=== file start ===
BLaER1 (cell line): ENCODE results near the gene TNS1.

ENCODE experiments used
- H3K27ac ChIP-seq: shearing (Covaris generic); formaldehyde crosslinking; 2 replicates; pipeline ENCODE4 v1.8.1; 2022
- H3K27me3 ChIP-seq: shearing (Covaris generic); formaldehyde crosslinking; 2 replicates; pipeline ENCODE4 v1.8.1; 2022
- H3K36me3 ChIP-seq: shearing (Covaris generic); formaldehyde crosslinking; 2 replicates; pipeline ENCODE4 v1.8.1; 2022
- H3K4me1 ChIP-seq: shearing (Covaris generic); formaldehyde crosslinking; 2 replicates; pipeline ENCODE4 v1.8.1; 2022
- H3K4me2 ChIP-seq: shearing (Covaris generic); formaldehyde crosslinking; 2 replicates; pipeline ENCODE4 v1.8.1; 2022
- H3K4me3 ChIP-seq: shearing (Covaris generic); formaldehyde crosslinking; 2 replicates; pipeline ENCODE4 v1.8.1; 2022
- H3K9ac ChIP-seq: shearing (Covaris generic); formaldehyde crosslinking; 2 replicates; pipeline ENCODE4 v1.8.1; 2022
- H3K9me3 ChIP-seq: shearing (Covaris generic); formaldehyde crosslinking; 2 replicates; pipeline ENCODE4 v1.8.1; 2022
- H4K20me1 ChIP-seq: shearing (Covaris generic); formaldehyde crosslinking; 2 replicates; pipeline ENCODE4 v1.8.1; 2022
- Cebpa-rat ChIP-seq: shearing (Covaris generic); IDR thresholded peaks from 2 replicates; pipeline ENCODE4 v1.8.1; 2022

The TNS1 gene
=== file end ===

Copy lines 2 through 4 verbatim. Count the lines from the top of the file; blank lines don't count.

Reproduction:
ENCODE experiments used
- H3K27ac ChIP-seq: shearing (Covaris generic); formaldehyde crosslinking; 2 replicates; pipeline ENCODE4 v1.8.1; 2022
- H3K27me3 ChIP-seq: shearing (Covaris generic); formaldehyde crosslinking; 2 replicates; pipeline ENCODE4 v1.8.1; 2022